Earlier this month, senior EU officials briefed that the bloc’s Brexit negotiators are pursuing a hard line on the single market in an attempt to stop a Corbyn government from implementing renationalisation policies.
A Brussels source told The Times that, “The real fear is state subsidies under a Jeremy Corbyn government. British policy has remained unchanged for generations but now there is a real chance of a left-wing government reversing it. We have to protect ourselves and the single market.”
The news was quickly followed by a vote in the House of Lords that effectively gives the Commons a final say on the UK’s membership of the single market. Given the current makeup of MPs, it seems likely that they would vote to keep Britain within the EU’s regulatory sphere.
All this might worry those on the left of the Labour party. Corbyn himself has said that the EU restricts economically interventionist governments, arguing that the single market, “has within it restrictions in state aid and state spending. That has pressures on it through the European Union to privatise rail for example and other services.” Only two months ago, the French government was found to have contravened state aid rules in their attempt to maintain a state monopoly on rail.
The source of Corbyn’s concern is Article 107 of the Treaty of Rome. The agreement binds member states into a laissez-faire economic framework by putting restrictions on financial aid. The Article states:
“Any aid granted by a Member State or through State resources in any form whatsoever which distorts or threatens to distort competition by favouring certain undertakings or the production of certain goods shall, in so far as it affects trade between Member States, be incompatible with the internal market.”
The article does include some exemptions. For example, state aid in response to natural disasters is permitted, as is intervention to correct “areas where the standard of living is abnormally low.” Countries can also apply to the Commission for exemption in certain cases, such as the recent (temporary) nationalisation of the port of St-Nazaire by France.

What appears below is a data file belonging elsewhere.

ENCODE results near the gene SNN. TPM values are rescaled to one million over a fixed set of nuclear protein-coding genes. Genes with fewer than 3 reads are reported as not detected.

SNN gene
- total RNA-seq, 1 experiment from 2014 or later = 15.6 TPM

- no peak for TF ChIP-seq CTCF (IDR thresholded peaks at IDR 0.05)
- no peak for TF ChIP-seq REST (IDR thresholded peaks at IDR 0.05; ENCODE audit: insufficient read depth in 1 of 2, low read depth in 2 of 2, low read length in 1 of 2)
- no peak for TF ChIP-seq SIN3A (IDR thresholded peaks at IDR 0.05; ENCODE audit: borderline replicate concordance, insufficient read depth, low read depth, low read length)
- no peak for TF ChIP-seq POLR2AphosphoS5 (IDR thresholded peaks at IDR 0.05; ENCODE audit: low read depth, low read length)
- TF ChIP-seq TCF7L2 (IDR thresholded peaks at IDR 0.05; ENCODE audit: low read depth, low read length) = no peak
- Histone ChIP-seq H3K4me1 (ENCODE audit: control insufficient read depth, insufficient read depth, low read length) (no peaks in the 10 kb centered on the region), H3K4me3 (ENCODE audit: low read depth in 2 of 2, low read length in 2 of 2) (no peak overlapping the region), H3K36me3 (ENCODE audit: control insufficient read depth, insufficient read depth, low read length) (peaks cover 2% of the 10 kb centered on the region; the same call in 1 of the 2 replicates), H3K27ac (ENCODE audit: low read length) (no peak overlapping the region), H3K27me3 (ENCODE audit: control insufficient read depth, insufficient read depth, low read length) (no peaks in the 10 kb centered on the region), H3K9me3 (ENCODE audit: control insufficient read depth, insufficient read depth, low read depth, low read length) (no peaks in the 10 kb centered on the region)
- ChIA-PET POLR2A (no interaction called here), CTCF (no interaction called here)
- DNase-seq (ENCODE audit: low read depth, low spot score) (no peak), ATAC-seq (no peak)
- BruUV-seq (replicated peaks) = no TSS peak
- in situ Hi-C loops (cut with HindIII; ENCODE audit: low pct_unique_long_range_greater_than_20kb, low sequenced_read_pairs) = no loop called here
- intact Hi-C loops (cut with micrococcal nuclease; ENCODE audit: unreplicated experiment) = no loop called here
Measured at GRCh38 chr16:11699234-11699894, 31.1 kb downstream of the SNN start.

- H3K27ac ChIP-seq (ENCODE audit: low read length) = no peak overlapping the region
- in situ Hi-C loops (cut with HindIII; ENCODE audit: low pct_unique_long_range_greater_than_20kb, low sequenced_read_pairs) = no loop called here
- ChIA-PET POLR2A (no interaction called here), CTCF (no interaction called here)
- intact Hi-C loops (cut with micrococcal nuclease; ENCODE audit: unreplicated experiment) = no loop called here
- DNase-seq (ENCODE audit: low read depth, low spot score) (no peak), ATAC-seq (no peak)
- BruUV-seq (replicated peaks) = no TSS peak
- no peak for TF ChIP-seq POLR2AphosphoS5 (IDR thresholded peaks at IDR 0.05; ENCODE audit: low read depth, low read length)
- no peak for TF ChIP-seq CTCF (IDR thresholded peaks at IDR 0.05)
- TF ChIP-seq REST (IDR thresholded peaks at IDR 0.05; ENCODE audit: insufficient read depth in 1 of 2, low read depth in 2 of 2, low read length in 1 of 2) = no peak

But overall the position is clear. Governments cannot intervene in the running of free markets. Of course, there are exceptions laid out in the treaty, but Article 107 effectively acts as a rachet – once privatised, there is little room for a return to state ownership.
Take the most obvious example, the renationalisation of Royal Mail. None of the get out clauses would appear to allow state intervention in what is now a crowded postal and deliveries market. While the EU might allow the continuation of certain historic state-owned enterprises, the direction of travel is towards greater privatisation and market competition.
Or take Labour’s commitment to a national investment bank. The idea is that a future Labour government would help banks invest in SMEs and higher risk enterprises by discounting lending costs. Labour hopes to shift the lending market away from asset rich enterprises and instead encourage banks to lend to riskier but more dynamic businesses. Such a plan would clearly distort competition by supporting businesses that may, in the future, generate sustainable returns but would otherwise have collapsed without state support.
Labour could try to use the quality of life exemption. But the problem here is that not a single region in the UK is as poor as Greece or central Italy on the crucial metric of purchasing power. Areas like Wales and the North East don’t even come close to being classed ‘abnormally low’ by EU standards.
Even if Labour wanted to take a more pro-business line and create tax incentives for certain businesses, this too could contravene state aid rules. Last year, the EU referred Ireland to the European Court of Justice for providing Apple with market-distorting tax breaks. Ireland ended up having to collect around €13bn worth of unpaid tax from the global tech firm.
While state aid rules give members some wriggle room, the capacity for nationalisation is severely blunted. And given the UK’s current relationship with Brussels, it seems even less likely that the EU might be in any mood to negotiate.